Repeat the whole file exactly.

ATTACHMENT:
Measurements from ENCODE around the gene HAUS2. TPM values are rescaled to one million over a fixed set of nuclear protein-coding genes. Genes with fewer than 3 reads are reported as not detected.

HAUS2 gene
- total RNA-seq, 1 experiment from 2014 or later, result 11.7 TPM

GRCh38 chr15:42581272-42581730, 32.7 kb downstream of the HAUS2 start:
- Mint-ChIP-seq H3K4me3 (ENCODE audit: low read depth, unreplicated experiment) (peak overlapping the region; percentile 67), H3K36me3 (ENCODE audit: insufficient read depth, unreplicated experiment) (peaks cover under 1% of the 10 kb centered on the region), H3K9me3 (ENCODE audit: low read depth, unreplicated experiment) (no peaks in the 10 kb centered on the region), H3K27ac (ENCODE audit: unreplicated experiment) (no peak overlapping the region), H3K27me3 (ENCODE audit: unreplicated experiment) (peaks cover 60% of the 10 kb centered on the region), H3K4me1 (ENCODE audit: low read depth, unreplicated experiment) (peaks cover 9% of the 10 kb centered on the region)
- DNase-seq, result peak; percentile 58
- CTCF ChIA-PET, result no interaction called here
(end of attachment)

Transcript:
Measurements from ENCODE around the gene HAUS2. TPM values are rescaled to one million over a fixed set of nuclear protein-coding genes. Genes with fewer than 3 reads are reported as not detected.

HAUS2 gene
- total RNA-seq, 1 experiment from 2014 or later, result 11.7 TPM

GRCh38 chr15:42581272-42581730, 32.7 kb downstream of the HAUS2 start:
- Mint-ChIP-seq H3K4me3 (ENCODE audit: low read depth, unreplicated experiment) (peak overlapping the region; percentile 67), H3K36me3 (ENCODE audit: insufficient read depth, unreplicated experiment) (peaks cover under 1% of the 10 kb centered on the region), H3K9me3 (ENCODE audit: low read depth, unreplicated experiment) (no peaks in the 10 kb centered on the region), H3K27ac (ENCODE audit: unreplicated experiment) (no peak overlapping the region), H3K27me3 (ENCODE audit: unreplicated experiment) (peaks cover 60% of the 10 kb centered on the region), H3K4me1 (ENCODE audit: low read depth, unreplicated experiment) (peaks cover 9% of the 10 kb centered on the region)
- DNase-seq, result peak; percentile 58
- CTCF ChIA-PET, result no interaction called here